Saturday, September 13, 2014

Westall '66: an unsolved Melburnian mystery

Little green men, alien abductions, extraterrestrials living among us …all too often, the notion of life from other planets loses credibility because of the whole whacked-out Weekly World News angle. Which can make it hard for folks who experience genuine intergalactic encounters to be taken seriously. But when 200 people witness a UFO only to get shut down by authorities and told it was just a stray weather balloon… well! That’s even more absurd than the idea of Hilary Clinton adopting a baby alien.
 Yet (joking aside) this is what happened to staff, students and neighbours of Westall High School in Melbourne’s southeast back in April 1966. At around 11 o’clock on an apparently normal Wednesday morning, their reality was turned inside out by the appearance of a silver disc hovering and then landing just behind a line of pine trees in nearby Grange Reserve. It eventually shot off at jaw-dropping speed, but not before some kids were able to run over and get a closer look.

So what was it? Some 48 years after the event, this remains a mystery. Judging by the recollections of some of the witnesses in the documentary Westall '66: A Suburban UFO Mystery, it sure as hell wasn’t a weather balloon or experimental aircraft like they were told. But they soon realised that if they talked about it, they’d be considered crazy.

These drawings are stills from the evocative animated sequences by artist Lee Whitmore that illustrate some of the recollections recounted in the documentary Westall '66: A Suburban UFO Mystery
Immediately after the event, the school principal called an assembly, where he told the students that all they'd seen was a weather balloon. He banned them from speaking to the journalists that had congregated outside (although some did) – and as a result, there wasn’t a lot of media coverage. Channel 9 news reported on it at the time, but the film has since gone missing.

Local newspaper The Dandenong Journal ran a couple of stories, but never got to the bottom of it:
"The Dandenong Journal - 1966 14th Apr - page 1" by Photo or scan of newspaper page, and intellectual property owned by The Herald and Weekly Times Ltd, News_Corporation. Licensed under Fair use of copyrighted material in the context of The Herald and Weekly Times Ltd via Wikipedia -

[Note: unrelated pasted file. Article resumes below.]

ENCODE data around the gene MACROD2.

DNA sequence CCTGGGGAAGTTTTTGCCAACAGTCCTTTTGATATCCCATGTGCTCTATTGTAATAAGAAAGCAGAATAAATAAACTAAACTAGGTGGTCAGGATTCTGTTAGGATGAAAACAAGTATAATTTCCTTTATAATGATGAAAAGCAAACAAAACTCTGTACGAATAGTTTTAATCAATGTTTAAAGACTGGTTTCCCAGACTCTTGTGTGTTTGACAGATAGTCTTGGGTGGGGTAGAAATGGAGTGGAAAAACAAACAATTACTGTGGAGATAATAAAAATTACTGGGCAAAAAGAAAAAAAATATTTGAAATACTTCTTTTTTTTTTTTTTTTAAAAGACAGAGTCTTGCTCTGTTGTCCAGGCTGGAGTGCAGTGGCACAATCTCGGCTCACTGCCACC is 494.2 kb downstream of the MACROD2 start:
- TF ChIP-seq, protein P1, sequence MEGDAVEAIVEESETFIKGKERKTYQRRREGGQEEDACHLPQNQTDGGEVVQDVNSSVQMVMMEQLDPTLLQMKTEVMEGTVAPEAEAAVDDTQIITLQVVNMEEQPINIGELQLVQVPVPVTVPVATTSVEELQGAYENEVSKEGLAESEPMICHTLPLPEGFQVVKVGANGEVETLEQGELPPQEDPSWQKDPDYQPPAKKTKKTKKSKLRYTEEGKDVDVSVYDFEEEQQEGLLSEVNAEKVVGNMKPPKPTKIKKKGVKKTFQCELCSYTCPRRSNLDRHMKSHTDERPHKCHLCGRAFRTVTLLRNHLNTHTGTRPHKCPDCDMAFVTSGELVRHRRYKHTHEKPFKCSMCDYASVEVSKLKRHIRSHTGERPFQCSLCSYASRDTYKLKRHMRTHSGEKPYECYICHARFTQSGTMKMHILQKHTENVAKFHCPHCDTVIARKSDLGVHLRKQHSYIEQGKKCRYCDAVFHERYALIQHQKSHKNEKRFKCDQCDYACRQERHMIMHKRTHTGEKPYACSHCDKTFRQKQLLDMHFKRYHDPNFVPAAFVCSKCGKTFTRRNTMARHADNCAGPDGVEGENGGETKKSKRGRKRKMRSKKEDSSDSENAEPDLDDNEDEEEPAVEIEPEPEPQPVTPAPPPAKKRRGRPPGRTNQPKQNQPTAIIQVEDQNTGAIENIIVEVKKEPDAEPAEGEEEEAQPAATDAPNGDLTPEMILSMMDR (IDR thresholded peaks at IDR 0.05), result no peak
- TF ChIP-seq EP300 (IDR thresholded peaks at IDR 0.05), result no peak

Not wanting to come across like a crackpot is a powerful motivator to shut your trap for most people; even more so for adolescents, I guess, at that stage of life where you just want to fit in. But even teachers felt the pressure. One was visited by some mysterious government types who told him that if he didn’t keep quiet, they’d spread rumours that he was an alcoholic. Another, who’d taken photos of the flying saucer, had her camera confiscated.

Westall '66 gives the witnesses a chance to speak about the incident without fear of judgement. Not all the stories are consistent: some mention seeing two flying saucers; others remember the UFO playing a game of cat and mouse with a group of small airplanes. Some recall getting so close to the craft that they could feel the heat emanating from it. Others remember a large circular imprint of flattened grass where the object had landed. There's even talk of a girl called Tania who got to Grange Reserve first, fainted, was taken off in an ambulance and never seen again.

Cover illustration from The Clayton Calendar, a school publication from the time
In the days that followed, students and other locals saw official-looking men in suits at the site of the UFO landing and at the school, but nobody knows who they were associated with. The Australian military? The US military? ASIO? Researchers into the event have come up against a brick wall in terms of archived documents or reports; even the RAAF’s records of UFOs for 1966 don’t mention Westall.

Fascinating stuff. 
There is now an extraterrestrial-themed kids' playground at The Grange, complete with flying saucer! (Pic: Weekend Notes, Melbourne)
And the theories keep coming. Just last month in The Herald Sun, there was an article claiming that the silver disc seen by the Westall students all those years ago was in fact a special silver balloon used to test radiation levels post-Maralinga, which had blown off-course after being launched from Mildura.

While I couldn’t possibly do justice to the quirks and convolutions of this confounding slice of Melburnian history in one blog post, I can definitely recommend the documentary, following researcher Shane Ryan's quest to uncover the truth. Spoiler alert: he doesn't.
These witnesses are definitely not crazy. The official cover-up is like a plot from the X-Files. And I simply can’t get Creedence Clearwater Revival’s “It Came Out of the Sky” out of my head…


  1. Maybe it was a secret US military craft, under experimentation in Australia during the war.

  2. HI Peter, yeah, that seems like a fairly reasonable possibility, considering that there were US military personnel here at the time, but don't you think it's odd that no official documentation has been found about it?